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18 Oct 2007 : Column 1264W

Child Trust Fund

25. Mr. Jenkins: To ask the Chancellor of the Exchequer what assessment he has made of the impact on family savings patterns in the UK of the child trust fund. [158883]

Kitty Ussher: The Child Trust Fund will ensure that at age 18 all children have access to a financial asset. Over three million children now have a Child Trust Fund account and evidence suggests that levels of engagement with the scheme are high. Data on contributions into accounts will be published for the first time later this month and will enable us to assess the impact of the Child Trust Fund on family saving patterns going forward.

Children: Maintenance

Jeremy Wright: To ask the Chancellor of the Exchequer what assessment HM Revenue and Customs has made of the effect of a decision to pay child benefit to a separated parent on the entitlement to (a) tax credits and (b) other benefits of the other parent, when both parents have applied for child benefit in relation to a child. [159106]

Jane Kennedy: Child benefit is a universal benefit which is non-contributory and paid to families regardless of income.

Ideally, separated parents will decide between themselves who should be entitled to receive child benefit. Only where the parents cannot decide who should be entitled will an officer on behalf of the commissioners of HMRC decide the matter.

In such cases, HMRC determines which parent has the greater responsibility on the basis of the information provided by both parents. Where it is appropriate, consideration will also be given to the impact on entitlement to other benefits of paying child benefit to one parent.

The tax credit system does not prevent child tax credit from being paid to a parent if they are not receiving child benefit, so long as they are mainly responsible for the child’s day to day care.

Council Tax: Tax Yields

Mr. Pickles: To ask the Chancellor of the Exchequer how much the net revenue from council tax receipts was in (a) England, (b) Wales and (c) Great Britain in each year since 1997-98; and if he will estimate what the revenue will be in each case in 2007-08. [158067]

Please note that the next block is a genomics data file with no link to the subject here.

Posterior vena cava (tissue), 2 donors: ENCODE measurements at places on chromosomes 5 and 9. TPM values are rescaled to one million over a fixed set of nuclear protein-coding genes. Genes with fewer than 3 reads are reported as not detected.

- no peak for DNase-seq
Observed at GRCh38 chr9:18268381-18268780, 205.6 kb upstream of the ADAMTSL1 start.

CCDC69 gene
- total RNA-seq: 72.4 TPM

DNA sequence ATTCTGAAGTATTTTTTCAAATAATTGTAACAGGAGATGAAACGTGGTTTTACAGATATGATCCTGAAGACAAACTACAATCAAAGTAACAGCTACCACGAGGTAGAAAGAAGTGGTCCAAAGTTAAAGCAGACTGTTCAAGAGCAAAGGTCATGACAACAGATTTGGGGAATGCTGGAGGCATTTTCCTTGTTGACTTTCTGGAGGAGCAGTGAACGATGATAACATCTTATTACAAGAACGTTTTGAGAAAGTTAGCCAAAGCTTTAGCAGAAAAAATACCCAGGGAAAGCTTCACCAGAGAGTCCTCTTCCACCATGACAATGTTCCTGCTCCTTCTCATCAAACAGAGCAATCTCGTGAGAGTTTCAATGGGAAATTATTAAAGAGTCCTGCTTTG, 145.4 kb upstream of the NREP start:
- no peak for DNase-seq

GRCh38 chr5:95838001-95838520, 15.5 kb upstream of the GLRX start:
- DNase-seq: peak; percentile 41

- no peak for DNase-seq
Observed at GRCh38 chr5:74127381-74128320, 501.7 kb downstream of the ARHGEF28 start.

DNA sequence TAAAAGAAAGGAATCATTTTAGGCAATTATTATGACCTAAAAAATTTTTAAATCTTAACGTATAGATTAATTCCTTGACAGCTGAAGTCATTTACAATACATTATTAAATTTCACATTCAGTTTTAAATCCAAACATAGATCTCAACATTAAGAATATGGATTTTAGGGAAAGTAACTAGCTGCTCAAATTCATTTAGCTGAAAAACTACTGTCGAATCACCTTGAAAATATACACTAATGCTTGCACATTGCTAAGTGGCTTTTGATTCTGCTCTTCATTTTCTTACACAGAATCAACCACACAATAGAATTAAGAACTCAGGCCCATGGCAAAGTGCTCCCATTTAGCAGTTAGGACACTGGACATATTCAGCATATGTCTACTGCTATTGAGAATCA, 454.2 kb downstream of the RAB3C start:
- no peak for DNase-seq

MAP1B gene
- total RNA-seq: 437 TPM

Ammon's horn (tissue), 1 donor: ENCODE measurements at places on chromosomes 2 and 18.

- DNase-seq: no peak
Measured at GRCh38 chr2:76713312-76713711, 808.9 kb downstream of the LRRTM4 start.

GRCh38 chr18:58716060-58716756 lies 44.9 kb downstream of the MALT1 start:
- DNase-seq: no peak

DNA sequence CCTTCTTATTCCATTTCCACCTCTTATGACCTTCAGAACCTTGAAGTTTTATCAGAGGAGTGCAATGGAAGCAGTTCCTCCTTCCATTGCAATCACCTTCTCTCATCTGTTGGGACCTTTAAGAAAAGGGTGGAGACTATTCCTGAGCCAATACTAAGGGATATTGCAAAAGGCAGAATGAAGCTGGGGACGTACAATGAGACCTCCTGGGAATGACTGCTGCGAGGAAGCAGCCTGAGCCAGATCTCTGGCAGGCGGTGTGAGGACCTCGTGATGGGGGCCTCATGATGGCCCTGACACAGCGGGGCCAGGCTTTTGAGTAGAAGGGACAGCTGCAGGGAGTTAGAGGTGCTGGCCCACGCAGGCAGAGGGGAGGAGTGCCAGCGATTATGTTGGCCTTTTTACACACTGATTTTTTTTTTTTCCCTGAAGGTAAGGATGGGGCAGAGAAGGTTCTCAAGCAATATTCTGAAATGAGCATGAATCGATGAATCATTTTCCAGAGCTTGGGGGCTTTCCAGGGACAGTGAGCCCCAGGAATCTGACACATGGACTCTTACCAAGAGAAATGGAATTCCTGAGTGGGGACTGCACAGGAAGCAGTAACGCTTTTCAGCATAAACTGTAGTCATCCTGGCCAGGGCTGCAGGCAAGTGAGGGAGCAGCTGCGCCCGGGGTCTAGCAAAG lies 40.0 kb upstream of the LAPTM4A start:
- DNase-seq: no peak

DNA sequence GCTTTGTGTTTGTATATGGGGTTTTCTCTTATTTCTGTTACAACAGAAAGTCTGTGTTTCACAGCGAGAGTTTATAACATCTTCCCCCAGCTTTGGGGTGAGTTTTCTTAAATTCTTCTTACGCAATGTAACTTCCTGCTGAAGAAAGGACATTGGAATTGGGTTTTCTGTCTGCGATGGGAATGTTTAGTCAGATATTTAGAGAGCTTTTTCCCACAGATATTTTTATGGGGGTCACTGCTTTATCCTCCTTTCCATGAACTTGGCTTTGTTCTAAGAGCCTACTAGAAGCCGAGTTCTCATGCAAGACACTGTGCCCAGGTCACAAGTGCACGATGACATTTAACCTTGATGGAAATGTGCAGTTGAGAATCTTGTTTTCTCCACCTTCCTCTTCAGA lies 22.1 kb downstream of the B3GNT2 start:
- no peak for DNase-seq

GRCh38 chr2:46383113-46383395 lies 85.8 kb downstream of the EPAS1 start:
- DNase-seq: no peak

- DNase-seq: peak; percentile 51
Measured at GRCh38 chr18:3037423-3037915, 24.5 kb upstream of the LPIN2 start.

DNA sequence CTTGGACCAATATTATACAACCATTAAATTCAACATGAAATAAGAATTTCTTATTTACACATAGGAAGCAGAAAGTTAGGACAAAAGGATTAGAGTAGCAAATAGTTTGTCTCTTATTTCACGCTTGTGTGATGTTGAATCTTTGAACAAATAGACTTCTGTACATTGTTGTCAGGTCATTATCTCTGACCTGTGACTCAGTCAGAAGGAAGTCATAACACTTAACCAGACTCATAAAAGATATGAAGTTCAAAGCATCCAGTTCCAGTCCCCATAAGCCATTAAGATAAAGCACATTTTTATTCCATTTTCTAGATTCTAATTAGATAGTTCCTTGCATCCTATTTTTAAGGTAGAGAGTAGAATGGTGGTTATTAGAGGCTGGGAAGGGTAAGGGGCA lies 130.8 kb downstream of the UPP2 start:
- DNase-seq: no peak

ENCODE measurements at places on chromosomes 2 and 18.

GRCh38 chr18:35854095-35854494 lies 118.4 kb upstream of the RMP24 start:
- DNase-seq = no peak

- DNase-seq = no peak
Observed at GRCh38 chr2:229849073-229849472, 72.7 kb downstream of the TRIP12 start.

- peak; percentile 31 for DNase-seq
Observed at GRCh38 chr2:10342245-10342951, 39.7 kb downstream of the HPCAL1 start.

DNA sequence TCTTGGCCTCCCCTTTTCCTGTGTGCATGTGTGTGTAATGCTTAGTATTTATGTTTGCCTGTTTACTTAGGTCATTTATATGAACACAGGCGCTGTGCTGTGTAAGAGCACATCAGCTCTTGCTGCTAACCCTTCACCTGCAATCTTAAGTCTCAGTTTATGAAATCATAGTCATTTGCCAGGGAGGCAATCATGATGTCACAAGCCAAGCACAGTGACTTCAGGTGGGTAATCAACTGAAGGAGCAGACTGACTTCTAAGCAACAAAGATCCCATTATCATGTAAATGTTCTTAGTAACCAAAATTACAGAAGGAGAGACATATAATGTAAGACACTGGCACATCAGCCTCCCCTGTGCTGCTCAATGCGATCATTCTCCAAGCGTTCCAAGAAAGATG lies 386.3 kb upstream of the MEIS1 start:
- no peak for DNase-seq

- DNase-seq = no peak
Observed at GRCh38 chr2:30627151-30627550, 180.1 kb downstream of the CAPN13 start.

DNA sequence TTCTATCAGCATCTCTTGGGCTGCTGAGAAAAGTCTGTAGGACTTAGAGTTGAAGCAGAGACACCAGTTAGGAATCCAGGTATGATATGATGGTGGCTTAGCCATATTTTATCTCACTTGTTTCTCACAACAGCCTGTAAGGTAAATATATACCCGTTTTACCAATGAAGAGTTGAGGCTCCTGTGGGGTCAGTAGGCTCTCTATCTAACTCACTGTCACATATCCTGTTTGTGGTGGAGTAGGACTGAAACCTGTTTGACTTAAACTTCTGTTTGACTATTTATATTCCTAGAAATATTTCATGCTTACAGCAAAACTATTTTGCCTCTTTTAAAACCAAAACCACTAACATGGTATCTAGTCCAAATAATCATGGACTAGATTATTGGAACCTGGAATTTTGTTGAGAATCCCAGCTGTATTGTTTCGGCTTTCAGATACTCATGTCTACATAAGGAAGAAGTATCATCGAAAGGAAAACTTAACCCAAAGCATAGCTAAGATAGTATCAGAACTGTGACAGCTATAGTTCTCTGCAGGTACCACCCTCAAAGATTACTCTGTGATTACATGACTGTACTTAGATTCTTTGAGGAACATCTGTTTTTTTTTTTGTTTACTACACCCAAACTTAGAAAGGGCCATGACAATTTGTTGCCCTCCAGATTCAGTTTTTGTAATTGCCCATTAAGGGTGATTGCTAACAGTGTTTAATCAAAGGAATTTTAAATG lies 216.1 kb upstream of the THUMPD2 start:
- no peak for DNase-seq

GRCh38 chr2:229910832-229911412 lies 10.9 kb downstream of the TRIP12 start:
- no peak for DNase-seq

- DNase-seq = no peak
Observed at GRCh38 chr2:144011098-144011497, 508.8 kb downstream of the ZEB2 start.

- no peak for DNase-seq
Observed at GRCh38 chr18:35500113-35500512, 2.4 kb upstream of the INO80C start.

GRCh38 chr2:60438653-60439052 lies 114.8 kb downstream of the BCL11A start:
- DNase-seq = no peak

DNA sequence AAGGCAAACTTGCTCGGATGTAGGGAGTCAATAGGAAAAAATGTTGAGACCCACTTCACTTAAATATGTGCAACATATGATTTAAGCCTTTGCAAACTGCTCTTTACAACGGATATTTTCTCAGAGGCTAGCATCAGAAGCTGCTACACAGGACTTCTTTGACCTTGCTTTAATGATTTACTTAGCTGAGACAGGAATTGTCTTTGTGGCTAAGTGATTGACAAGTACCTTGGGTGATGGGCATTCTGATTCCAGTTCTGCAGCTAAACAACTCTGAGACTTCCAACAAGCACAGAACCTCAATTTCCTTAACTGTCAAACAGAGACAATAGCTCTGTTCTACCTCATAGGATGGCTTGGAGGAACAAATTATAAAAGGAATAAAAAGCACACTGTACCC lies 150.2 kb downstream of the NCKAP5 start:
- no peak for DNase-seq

Angela Eagle: Outturn and budget figures for net council tax receipts in England, Wales and Great Britain to 2006-07 are available from:

Communities and Local Government (CLG): Local Government Finance Statistics England (numbers 15, 16 and 17: table 2.2a). The 2006-07 figure for England can be found in Local Authority Revenue Expenditure and Financing 2006-07 Provisional Outturn, table 2 at:


18 Oct 2007 : Column 1265W

Welsh Assembly Government: Statswales (table: Council Tax Collection, In-year council tax) at:

Scottish Executive: Council Tax Collection Statistics (table 1) at:

These figures are provided on a cash basis.

The aggregated estimate for net council tax receipts in 2007-08 for the UK is available from table B8 in the 2007 pre-Budget report and Comprehensive Spending Review. The statistics in this table are determined on a national accounts accruals basis, so do not read across from the cash figures provided by CLG and the devolved Administrations.

A figure for England in 2007-08 is available from Local Authority Revenue Expenditure and Financing 2007-08 Budget, table 2 at:

Departments: Property

Mr. Pickles: To ask the Chancellor of the Exchequer how many properties are held on the Electronic Property Information Mapping Service database; and what property attributes are recordable for each property. [158408]

Jane Kennedy: The Electronic Property Information Mapping Service database holds records of 9,636 holdings (either whole buildings occupied by Government or parts of buildings). It also holds 2,578 land records.

Each property record contains:

Departments: Sexual Harassment

Mr. Pickles: To ask the Chancellor of the Exchequer pursuant to the answer of 24 July 2007, Official Report, column 1001W, on Departments: sexual harassment, if he will place in the Library (a) copies of the Valuation Office Agency’s Gender Equality Scheme and Action Plan and (b) the latest monitoring report for diversity strands. [158212]

Jane Kennedy: A copy of the Agency’s Gender Equality Scheme and Action Plan is published and available on the Agency’s website at:

Copies of the Agency’s Gender Equality Scheme and Action Plan and the latest Monitoring Report for the Agency will be placed in the Library.


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Financial Services: Pay